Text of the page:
In the aftermath of the 2011 JASNA AGM a few months ago, inspired by a talk given by my friend Joan Strasbaugh (publisher of the very punnily named Jones Books)......
....I wrote a post......
...which laid out the multigenerational Austen family history underlying the multifaceted allusion by Jane Austen in Sense & Sensibility to the real life dispossession of JA (and her parents and sister, too, of course) from Steventon Rectory by JA's brother James and his wife Mary in 1801.
That was part and parcel with my previous repeated echoing and extending of several earlier Austen scholars who had pointed out the obvious allusion to James and Mary Austen's 1801 "home invasion" in Chapter 2 of S&S, the famous "King Lear" allusion in which John & Fanny Dashwood sliced and diced the senior Mr. Dashwood's dying bequest to his wife and three daughters (John's half sisters), Elinor, Marianne, and Margaret.
However, it was only yesterday that I connected the dots between that veiled but nonetheless well-recognized allusion to James & Mary Austen in Chapter 2 of S&S (with the backdrop of the Austen family history detailed in my above linked post), on the one hand, and the veiled allusion to JANE Austen's own(and famous) reaction to being dispossessed from Steventon in Chapter 5 of S&S, on the other:
In a very few weeks from the day which brought Sir John Middleton's first letter to Norland, every thing was so far settled in their future abode as to enable Mrs. Dashwood and her daughters to begin their journey.
"Many were the tears shed by them in their last adieus to a place so much beloved. "Dear, dear Norland!" said Marianne, as she wandered alone before the house, on the last evening of their being there; "when shall I cease to regret you!—when learn to feel a home elsewhere!—Oh! happy house, could you know what I suffer in now viewing you from this spot, from whence perhaps I may view you no more!—And you, ye well- known trees!—but you will continue the same.—No leaf will decay because we are removed, nor any branch become motionless although we can observe you no longer!—No; you will continue the same; unconscious of the pleasure or the regret you occasion, and insensible of any change in those who walk under your shade!—But who will remain to enjoy you?" "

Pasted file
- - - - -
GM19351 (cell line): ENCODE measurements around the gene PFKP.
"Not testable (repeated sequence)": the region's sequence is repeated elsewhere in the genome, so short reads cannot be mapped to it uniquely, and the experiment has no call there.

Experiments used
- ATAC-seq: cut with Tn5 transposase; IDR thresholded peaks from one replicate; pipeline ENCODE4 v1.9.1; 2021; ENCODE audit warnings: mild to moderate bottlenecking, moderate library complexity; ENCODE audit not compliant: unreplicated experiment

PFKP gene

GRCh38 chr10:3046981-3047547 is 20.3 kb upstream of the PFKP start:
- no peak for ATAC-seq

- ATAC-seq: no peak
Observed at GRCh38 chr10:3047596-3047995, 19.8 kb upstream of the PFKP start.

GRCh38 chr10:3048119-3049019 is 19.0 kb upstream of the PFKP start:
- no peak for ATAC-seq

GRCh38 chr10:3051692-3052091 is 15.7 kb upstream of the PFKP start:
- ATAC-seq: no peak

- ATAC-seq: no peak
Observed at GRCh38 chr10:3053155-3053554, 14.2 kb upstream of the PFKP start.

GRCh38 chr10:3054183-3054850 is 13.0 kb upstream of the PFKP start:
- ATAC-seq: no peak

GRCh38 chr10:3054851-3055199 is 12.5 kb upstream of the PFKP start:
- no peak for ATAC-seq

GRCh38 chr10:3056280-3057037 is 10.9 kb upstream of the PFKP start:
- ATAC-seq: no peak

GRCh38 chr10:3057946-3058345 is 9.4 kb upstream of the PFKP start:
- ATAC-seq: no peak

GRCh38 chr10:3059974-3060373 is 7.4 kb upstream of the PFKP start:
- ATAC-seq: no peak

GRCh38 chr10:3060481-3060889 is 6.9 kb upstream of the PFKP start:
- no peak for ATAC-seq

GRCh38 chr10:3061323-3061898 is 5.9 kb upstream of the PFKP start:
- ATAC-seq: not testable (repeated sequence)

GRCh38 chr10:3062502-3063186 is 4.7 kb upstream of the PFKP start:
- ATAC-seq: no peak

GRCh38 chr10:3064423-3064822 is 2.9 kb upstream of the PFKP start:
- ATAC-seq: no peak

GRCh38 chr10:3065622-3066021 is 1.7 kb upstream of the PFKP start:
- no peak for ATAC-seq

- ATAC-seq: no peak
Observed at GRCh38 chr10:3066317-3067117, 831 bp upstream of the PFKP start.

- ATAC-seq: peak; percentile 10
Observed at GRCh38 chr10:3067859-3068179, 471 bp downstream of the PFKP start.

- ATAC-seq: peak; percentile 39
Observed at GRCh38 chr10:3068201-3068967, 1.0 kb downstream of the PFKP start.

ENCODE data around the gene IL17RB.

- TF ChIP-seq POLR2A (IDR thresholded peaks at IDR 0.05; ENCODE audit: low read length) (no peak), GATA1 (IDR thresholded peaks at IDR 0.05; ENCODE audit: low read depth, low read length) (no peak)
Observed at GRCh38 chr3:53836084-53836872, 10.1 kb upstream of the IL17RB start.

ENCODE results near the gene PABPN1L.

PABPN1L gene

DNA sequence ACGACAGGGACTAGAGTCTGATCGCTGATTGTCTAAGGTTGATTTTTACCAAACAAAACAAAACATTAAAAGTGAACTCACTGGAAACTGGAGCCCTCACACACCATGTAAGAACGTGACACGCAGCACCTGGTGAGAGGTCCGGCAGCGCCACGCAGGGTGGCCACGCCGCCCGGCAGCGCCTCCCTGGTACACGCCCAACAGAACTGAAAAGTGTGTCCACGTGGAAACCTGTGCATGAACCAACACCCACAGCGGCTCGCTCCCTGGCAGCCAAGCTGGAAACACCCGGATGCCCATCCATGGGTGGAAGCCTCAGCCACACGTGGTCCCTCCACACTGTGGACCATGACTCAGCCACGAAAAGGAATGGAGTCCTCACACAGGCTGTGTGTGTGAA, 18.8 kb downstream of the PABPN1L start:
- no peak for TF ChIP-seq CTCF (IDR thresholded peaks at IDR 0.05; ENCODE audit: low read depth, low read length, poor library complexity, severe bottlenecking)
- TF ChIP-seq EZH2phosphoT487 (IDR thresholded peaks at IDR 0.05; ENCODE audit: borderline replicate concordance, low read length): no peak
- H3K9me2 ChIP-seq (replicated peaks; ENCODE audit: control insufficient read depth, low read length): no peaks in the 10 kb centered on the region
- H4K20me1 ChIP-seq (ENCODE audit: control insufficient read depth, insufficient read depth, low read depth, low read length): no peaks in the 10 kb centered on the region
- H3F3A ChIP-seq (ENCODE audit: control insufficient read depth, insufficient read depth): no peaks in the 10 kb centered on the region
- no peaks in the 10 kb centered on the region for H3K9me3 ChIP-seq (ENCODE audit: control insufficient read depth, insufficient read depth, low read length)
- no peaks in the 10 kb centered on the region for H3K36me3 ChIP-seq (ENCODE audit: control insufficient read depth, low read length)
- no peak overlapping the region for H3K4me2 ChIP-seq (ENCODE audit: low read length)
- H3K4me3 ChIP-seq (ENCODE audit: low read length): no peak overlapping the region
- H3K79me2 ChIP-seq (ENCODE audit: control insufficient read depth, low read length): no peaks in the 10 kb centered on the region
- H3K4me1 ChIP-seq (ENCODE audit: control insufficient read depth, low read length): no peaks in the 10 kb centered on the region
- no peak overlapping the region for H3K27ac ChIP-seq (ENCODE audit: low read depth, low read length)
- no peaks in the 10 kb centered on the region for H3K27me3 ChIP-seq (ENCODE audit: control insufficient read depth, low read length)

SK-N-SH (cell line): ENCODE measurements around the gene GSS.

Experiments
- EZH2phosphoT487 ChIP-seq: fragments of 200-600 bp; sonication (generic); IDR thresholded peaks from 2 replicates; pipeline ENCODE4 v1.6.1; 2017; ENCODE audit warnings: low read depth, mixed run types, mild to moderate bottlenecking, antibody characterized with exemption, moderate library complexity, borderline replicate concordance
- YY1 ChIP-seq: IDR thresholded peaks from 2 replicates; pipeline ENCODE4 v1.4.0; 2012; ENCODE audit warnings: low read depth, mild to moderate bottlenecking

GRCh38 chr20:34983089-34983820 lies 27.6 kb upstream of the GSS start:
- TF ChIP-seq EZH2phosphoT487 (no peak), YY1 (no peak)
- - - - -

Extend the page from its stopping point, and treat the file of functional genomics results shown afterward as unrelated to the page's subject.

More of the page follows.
When I say well-recognized, I really mean it, as the printed identification of this latter autobiographical allusion dates back to the unpublished Austen family history written by Anna Austen's daughter Fanny Caroline Lefroy in the mid-19th century, and also to the 1913 Austen bio by the Austen-Leighs.
Kathryn Sutherland writes at length and insightfully about this history of allusion-identification at ppg. 89-94 of her 2005 book JA's Textual Lives, but Sutherland never connected the dots between it and the Chapter 2 "King Lear" allusion.
When taken together, these two integrally related parts of the same allusion to real life, constitute an irrefutable and overwhelming argument that Jane Austen made this veiled allusion to brother James and his wife the emotional centerpiece of her FIRST published novel. As I have said before, the "MAD" Jane Austen of April 1809, the one who had been effectively silenced for 34 years, by being denied publication of her fiction, finally gets the opportunity to vent (no, scream) her rage publicly, albeit in a veiled fashion, and look at what we get: a damning portrait of James & Mary Austen, hypocritical, selfish villains, and their victims, the righteous passionate Marianne Daskwood (aka Jane Austen) and the conflict-avoidant, almost masochistic Elinor (aka Cassandra Austen).
Which is all the more reason (as Sutherland also picks up on) why James Edward Austen Leigh (JEAL), in his 1870 Memoir, goes out of his way to assert that Jane Austen never wrote about real life people (nonsense that I still see repeated as "fact" on a regular basis all over the Austen internet universe)---he better than anyone knew that his own mother and father had been painted in such dark colors in S&S (and also in the characters of Mr. & Mrs. Elton, and he in Mr. Collins).
And, in closing, I just realized that even JEAL himself gets skewered in S&S, in the character of the spoiled "poor Harry" Dashwood:
"It was very well known that no affection was ever supposed to exist between the children of any man by different marriages; and why was he to ruin himself, and their poor little Harry, by giving away all his money to his half sisters?.....He did not know what he was talking of, I dare say; ten to one but he was light-headed at the time. Had he been in his right senses, he could not have thought of such a thing as begging you to give away half your fortune from your own child...Consider ...that when the money is once parted with, it never can return. Your sisters will marry, and it will be gone for ever. If, indeed, it could be restored to our poor little boy...." etc etc.
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